NICOLA Sturgeon will today seek to explain how Scotland benefits from being in the European Union as the SNP steps up its attack on David Cameron's decision to call a referendum on the UK's membership.

The Deputy First Minister will tell the British-Irish Chamber of Commerce's annual conference in Dublin that EU membership is a major factor in attracting business investment.

Speaking at the city's Aviva rugby stadium, Ms Sturgeon will also claim that independence would give Scotland a stronger voice in the EU.

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Meanwhile, First Minister Alex Salmond again stressed independence was the only way to safeguard Scotland's place in the EU following the Prime Minister's announcement of an in-out referendum on renegotiated membership terms by 2017.

He dismissed claims at First Minister's Questions that the 2014 independence vote placed a question mark over Scotland's future EU membership.

He said: "It is obvious to any reasonable person now that the uncertainty on Scotland's position in Europe comes from the Conservative Party, led by the nose by eurosceptics and the compromises that David Cameron has had to make to hold on to his job."

The Tories hit back, accusing Mr Salmond of denying Scots a vote on the country's future in Europe. Under SNP plans ministers will negotiate the terms of Scotland's EU membership if Scots vote for independence but not consult the public on the deal they strike.

They insist Scotland would not have to join the euro single currency, but doubt has been cast on their ability to keep a share of the UK's cash rebate, worth £135 to every household.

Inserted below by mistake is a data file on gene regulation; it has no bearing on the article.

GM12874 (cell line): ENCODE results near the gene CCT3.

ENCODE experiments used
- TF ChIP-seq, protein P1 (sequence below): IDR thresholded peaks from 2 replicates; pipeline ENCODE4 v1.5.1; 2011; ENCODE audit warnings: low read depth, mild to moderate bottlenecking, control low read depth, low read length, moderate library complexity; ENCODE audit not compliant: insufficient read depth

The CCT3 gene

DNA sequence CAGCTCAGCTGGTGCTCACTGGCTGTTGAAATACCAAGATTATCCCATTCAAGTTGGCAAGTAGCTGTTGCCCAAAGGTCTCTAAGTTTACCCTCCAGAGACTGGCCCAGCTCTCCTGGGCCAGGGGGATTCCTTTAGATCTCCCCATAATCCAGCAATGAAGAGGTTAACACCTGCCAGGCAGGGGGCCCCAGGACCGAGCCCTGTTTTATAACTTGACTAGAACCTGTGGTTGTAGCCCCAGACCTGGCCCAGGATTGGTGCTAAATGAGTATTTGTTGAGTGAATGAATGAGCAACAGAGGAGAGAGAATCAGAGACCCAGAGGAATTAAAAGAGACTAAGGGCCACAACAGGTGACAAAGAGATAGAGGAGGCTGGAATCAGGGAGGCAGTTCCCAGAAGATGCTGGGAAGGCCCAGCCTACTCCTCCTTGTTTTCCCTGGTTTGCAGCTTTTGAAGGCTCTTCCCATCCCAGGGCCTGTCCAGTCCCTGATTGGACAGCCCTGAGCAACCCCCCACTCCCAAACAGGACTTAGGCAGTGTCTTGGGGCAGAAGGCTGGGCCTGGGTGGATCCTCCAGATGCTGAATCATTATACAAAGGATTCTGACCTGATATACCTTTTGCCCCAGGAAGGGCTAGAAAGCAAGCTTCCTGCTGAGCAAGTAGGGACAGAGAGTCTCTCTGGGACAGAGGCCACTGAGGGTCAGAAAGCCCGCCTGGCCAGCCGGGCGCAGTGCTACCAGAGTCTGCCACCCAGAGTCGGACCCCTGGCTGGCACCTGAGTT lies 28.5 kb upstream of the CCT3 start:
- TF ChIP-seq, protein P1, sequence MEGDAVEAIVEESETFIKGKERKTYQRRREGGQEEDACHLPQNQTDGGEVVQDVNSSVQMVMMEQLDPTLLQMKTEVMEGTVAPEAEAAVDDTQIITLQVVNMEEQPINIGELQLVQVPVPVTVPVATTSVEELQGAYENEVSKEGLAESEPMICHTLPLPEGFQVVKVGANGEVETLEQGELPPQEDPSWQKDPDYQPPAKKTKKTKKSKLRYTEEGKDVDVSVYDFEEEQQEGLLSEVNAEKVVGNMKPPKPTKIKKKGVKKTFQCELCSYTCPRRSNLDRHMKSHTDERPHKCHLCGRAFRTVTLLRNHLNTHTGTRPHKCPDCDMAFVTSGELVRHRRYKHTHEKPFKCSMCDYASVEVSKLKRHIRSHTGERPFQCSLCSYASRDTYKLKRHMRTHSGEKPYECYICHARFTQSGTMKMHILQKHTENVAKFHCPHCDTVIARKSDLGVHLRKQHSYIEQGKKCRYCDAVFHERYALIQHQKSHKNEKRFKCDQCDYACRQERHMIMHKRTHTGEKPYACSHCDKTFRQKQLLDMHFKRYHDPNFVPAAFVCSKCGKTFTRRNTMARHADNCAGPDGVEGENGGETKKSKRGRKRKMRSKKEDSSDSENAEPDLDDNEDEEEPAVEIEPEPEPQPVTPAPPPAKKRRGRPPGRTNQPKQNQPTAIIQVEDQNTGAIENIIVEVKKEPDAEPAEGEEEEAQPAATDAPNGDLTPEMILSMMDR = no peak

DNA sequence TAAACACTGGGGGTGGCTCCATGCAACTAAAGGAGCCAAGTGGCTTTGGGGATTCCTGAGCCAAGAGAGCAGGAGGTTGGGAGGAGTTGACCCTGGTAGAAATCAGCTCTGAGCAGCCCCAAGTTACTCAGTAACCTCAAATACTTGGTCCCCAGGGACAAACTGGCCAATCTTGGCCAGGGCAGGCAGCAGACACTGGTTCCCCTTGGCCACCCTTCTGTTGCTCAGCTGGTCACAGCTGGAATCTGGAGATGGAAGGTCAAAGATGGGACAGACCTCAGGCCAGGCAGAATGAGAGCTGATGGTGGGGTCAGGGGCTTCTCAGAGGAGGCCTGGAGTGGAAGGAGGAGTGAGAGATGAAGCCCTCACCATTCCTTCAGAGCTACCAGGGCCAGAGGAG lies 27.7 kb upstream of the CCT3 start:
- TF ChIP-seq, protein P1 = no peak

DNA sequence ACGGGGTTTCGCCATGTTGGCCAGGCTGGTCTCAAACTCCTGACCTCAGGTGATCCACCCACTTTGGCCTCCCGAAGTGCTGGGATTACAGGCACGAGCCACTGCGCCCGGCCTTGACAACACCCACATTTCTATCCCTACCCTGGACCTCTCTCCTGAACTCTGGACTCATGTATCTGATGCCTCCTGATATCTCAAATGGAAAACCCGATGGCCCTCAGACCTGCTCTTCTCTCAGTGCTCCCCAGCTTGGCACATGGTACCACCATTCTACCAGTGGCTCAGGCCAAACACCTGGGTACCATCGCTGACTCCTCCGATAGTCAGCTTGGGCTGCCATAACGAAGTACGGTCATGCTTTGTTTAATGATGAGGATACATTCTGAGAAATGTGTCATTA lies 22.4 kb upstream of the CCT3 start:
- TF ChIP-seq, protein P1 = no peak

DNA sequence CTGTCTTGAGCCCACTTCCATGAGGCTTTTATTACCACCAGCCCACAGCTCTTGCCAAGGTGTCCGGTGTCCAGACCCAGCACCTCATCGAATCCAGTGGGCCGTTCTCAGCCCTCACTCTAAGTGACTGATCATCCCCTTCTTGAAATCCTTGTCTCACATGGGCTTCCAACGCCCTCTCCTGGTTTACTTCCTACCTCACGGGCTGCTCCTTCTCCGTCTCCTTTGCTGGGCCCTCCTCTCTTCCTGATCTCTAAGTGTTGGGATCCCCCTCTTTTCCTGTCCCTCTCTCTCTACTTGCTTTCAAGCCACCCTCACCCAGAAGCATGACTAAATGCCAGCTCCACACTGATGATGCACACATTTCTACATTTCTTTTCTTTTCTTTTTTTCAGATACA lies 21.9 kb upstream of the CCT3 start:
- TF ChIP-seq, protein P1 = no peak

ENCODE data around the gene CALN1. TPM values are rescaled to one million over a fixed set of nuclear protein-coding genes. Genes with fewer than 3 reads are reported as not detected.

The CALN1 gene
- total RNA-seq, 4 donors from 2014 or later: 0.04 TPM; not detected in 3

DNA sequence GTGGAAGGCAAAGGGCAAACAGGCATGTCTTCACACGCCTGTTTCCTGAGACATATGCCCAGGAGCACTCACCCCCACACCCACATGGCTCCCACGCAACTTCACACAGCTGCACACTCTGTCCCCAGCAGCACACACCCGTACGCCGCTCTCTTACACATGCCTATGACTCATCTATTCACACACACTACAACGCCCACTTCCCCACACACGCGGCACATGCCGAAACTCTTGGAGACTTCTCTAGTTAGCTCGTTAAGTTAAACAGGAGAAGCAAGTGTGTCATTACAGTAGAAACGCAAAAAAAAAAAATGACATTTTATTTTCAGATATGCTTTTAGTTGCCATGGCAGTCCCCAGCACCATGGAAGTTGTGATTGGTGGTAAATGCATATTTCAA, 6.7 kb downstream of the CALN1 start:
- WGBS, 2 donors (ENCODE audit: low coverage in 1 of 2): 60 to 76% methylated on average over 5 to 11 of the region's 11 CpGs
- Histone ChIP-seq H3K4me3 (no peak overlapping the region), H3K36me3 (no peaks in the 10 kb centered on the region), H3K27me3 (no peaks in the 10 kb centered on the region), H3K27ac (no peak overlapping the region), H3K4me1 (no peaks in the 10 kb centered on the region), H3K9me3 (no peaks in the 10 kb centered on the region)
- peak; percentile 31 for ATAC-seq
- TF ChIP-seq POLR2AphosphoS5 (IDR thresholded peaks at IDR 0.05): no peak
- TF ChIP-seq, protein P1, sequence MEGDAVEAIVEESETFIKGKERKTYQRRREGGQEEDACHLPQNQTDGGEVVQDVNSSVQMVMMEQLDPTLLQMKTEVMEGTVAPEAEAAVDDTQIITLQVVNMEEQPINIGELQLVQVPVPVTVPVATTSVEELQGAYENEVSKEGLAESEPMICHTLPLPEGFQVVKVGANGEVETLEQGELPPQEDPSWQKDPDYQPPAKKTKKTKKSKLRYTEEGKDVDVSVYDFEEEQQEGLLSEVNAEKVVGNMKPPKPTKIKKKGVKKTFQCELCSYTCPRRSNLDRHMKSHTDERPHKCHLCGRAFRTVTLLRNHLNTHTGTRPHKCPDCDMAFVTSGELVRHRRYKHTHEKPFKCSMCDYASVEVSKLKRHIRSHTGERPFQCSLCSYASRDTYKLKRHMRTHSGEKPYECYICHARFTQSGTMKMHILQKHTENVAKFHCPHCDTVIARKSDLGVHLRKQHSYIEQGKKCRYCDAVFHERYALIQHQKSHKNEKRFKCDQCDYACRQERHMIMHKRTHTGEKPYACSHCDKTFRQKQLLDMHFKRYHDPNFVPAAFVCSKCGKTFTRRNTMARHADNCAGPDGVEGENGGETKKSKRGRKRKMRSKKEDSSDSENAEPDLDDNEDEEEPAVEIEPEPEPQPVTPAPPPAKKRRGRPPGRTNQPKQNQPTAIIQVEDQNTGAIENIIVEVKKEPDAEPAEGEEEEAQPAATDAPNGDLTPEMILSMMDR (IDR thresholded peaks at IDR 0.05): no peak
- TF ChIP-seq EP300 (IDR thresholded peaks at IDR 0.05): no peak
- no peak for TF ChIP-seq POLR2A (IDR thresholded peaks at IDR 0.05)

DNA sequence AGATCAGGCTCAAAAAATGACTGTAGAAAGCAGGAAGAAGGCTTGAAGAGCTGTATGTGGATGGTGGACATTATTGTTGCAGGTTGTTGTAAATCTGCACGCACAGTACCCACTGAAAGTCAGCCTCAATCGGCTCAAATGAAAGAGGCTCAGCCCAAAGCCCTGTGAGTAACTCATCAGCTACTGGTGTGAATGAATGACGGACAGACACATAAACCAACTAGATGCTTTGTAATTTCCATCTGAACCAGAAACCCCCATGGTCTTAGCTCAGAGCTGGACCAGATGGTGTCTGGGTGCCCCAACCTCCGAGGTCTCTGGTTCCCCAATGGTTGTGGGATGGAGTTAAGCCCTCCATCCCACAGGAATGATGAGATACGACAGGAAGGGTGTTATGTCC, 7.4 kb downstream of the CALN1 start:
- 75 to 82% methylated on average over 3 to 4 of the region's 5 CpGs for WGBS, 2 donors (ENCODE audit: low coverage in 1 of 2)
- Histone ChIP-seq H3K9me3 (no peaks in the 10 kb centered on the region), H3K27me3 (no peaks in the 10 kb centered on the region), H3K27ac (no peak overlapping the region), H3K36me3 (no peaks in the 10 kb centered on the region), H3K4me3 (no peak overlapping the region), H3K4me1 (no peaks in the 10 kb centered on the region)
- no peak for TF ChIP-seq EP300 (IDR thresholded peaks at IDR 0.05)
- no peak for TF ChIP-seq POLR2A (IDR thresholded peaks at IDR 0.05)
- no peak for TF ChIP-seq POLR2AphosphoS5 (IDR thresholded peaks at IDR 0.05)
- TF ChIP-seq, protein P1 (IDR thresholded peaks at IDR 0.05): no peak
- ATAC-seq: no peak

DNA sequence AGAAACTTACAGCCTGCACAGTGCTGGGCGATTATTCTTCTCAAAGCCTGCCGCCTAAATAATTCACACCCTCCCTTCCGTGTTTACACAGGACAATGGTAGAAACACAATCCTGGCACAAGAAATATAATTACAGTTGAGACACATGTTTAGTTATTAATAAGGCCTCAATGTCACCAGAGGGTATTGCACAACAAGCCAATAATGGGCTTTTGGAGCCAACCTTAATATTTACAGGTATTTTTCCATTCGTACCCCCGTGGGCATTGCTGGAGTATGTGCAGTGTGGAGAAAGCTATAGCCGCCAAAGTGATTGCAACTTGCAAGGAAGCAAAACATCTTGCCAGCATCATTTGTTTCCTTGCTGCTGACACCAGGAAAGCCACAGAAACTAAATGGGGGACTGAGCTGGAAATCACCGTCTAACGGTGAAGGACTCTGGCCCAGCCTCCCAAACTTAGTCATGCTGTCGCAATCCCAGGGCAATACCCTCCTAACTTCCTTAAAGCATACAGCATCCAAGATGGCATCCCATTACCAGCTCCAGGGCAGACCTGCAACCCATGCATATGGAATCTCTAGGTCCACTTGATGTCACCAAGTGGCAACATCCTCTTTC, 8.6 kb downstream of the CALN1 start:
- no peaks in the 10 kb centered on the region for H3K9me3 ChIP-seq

Scots Tory leader Ruth Davidson said: "This week something has become crystal clear: vote for the UK, you have a chance of a say on Europe, vote for independence and he's telling you to pipe down and leave it up to him."

She claimed twice as many Scots backed an EU referendum as supported independence.

She added: "On one hand he says the people of Scotland should be allowed an in-out vote when it comes to being part of the UK, but that they should be denied a similar vote on our future within the EU."

Scottish Labour leader Johann Lamont said: "David Cameron and Alex Salmond are like peas in a pod. Both are acting in their parties' interests before the interests of the people of this country."

Figures out this week showed one-third of Scots who support independence also want the country to quit the EU.

But in her speech today Ms Sturgeon, the minister responsible for the referendum, will extol the benefits.

She will tell the conference: "We believe one of the bonds we share with Ireland is our commitment to Europe and our appreciation of the benefits that the EU brings to our citizens.

"And, even – perhaps especially – in these times of flux for the EU, we should not lose sight of what these benefits are.

"The EU is easily our biggest international trading partner, accounting for nearly half of Scotland's exports.

"Membership of the EU is one of the major factors that makes us attractive for inward investment. It is estimated inward investment has created and safeguarded around 64,000 jobs for Scotland in the last decade.

"One of the arguments we often hear from opponents of our aspiration to become an independent country is that it will leave us weaker on the international economic and political stage, including the EU.

"I wonder how many in this audience, or indeed across Ireland as a whole, would agree with the view that being independent is the wrong choice in terms of European and international engagement. Very few, I suspect."